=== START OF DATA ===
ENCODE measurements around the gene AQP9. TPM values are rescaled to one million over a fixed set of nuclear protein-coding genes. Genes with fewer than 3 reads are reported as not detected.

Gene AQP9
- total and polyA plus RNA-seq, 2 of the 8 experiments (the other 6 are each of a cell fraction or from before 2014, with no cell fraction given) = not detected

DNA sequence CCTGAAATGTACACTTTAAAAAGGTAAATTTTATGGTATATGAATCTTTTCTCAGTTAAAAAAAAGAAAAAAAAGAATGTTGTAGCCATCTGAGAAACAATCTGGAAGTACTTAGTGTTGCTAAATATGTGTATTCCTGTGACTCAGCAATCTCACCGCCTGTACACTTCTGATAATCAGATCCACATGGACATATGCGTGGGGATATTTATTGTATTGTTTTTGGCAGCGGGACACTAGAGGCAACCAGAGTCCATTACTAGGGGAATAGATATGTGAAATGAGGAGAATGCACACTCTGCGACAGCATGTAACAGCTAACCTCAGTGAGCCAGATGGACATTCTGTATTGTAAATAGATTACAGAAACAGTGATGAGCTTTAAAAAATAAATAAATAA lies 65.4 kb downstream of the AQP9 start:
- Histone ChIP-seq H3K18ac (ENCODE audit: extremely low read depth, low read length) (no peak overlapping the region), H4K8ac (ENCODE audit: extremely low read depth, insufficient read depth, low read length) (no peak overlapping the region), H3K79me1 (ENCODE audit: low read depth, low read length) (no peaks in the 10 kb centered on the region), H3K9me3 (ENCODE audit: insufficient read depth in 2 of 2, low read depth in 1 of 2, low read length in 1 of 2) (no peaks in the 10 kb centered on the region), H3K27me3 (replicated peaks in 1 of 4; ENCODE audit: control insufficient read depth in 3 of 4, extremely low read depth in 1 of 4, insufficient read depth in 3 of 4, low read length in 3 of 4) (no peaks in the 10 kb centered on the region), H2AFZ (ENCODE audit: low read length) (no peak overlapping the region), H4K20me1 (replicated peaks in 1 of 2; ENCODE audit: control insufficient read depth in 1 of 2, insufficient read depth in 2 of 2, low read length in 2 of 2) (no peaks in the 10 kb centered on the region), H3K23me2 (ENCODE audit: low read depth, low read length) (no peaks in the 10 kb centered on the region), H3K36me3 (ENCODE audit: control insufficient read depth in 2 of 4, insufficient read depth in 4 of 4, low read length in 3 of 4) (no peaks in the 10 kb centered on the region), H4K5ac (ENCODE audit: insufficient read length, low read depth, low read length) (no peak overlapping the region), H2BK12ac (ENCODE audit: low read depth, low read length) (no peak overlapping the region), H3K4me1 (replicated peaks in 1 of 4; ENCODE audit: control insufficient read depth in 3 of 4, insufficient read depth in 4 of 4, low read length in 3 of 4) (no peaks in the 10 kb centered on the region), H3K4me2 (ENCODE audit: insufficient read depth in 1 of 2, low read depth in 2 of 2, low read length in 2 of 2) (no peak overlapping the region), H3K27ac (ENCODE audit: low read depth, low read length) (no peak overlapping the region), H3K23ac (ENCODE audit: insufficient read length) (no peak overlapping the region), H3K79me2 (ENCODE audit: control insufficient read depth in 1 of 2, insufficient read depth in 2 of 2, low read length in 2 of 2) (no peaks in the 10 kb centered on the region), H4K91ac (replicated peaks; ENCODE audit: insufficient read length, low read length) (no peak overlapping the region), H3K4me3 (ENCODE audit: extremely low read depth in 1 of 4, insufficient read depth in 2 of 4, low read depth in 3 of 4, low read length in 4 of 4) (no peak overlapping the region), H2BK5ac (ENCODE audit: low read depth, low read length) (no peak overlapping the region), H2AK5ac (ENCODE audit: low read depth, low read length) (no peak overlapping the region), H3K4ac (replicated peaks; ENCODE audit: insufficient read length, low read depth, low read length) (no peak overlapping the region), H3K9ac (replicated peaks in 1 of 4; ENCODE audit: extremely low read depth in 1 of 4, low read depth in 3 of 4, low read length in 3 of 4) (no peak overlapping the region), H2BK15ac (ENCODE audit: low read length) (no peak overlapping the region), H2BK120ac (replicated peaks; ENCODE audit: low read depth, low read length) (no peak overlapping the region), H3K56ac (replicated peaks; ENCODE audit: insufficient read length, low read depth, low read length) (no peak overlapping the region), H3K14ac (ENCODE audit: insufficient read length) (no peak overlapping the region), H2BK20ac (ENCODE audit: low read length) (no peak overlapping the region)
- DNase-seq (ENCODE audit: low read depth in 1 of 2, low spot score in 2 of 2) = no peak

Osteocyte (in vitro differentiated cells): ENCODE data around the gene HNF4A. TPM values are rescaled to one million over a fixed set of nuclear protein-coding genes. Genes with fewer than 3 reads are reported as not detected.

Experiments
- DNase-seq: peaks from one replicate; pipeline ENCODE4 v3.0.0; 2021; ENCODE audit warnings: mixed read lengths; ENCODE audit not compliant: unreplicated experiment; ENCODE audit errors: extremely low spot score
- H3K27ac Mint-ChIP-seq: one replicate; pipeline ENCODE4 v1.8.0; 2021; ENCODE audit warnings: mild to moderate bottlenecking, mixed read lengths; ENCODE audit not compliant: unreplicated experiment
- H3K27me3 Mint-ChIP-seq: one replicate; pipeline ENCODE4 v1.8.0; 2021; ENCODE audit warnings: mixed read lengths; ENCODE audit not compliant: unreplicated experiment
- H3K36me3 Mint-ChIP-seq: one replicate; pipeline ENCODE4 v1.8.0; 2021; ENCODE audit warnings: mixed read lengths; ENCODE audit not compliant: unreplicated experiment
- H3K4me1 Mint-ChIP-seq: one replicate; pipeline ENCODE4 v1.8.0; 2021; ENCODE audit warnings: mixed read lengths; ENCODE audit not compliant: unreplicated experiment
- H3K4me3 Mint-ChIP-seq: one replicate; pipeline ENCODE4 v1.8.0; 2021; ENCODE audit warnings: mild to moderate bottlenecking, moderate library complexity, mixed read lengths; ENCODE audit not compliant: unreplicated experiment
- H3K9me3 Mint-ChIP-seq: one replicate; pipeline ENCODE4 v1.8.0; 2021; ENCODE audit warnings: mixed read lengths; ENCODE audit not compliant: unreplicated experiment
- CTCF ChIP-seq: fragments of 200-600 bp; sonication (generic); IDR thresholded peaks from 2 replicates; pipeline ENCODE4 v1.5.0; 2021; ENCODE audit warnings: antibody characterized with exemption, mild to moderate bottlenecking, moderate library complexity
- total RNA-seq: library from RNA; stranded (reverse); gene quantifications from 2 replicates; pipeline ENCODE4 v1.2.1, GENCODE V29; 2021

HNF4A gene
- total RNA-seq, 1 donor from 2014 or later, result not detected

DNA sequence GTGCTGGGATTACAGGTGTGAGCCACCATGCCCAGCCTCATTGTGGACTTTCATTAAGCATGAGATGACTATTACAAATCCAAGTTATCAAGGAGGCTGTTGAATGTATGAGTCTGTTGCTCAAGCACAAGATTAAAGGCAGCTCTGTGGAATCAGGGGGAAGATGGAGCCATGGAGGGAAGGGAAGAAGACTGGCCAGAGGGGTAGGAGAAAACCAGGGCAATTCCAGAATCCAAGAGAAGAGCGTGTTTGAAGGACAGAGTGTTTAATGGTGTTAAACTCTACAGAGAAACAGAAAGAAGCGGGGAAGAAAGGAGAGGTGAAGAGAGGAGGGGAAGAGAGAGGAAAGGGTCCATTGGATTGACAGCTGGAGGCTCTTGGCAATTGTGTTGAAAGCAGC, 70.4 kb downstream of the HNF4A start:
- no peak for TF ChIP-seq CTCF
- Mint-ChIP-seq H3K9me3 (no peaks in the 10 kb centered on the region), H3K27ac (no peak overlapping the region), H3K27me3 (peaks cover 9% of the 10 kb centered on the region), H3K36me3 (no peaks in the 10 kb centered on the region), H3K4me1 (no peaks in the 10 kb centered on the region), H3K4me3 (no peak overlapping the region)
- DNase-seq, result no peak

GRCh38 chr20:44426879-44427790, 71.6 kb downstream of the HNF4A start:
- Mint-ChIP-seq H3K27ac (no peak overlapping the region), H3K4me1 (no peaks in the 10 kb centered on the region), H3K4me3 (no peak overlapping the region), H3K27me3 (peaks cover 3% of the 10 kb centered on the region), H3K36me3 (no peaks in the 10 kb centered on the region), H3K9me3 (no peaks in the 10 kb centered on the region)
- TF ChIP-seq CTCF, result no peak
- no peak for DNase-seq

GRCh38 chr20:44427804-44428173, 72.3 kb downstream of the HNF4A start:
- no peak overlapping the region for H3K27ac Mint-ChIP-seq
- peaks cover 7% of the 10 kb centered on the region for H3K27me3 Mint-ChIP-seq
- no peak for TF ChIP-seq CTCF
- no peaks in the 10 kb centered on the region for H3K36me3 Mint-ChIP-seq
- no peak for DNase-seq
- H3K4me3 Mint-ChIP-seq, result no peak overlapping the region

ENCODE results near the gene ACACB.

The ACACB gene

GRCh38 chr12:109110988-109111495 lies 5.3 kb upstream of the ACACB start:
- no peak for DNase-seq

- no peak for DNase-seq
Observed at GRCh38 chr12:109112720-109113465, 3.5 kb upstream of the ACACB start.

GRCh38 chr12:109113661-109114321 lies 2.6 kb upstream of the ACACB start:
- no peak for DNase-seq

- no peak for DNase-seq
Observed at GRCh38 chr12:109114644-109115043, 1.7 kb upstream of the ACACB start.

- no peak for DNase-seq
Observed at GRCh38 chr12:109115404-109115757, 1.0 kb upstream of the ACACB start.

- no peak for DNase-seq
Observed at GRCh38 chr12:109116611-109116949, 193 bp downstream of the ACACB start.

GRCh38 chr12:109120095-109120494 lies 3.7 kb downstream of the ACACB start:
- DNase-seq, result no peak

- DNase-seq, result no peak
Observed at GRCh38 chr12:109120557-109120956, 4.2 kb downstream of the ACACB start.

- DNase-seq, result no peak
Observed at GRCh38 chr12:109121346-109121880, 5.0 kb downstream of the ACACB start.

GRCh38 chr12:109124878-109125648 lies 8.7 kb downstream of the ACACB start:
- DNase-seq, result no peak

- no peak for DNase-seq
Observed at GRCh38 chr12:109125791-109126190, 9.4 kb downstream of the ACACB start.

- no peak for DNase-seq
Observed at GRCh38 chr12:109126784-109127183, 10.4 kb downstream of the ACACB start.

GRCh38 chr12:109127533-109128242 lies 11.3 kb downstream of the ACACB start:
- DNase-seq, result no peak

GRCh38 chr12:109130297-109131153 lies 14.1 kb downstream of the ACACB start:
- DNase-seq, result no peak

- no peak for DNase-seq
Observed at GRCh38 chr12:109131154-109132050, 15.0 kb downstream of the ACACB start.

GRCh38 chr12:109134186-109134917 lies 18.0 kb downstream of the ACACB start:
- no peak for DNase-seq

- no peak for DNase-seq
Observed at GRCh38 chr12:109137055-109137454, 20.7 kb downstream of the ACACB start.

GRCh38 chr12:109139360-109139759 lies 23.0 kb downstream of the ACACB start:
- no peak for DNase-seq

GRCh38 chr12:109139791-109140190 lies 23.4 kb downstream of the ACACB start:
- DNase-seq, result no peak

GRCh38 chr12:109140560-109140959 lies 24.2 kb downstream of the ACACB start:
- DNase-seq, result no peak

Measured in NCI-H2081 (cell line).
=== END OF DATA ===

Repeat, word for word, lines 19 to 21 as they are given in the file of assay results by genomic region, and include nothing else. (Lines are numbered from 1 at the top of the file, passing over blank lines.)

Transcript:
- total RNA-seq, 1 donor from 2014 or later, result not detected

DNA sequence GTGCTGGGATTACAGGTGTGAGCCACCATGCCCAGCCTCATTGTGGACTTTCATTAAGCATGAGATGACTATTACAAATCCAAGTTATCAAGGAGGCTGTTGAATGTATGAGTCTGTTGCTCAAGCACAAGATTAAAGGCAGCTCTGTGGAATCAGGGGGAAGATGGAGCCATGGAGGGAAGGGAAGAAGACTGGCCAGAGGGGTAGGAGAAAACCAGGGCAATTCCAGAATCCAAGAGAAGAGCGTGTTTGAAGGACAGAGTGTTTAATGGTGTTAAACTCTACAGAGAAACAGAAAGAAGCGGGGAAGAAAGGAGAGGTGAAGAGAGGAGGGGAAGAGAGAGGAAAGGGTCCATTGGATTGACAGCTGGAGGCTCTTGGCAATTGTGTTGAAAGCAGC, 70.4 kb downstream of the HNF4A start:
- no peak for TF ChIP-seq CTCF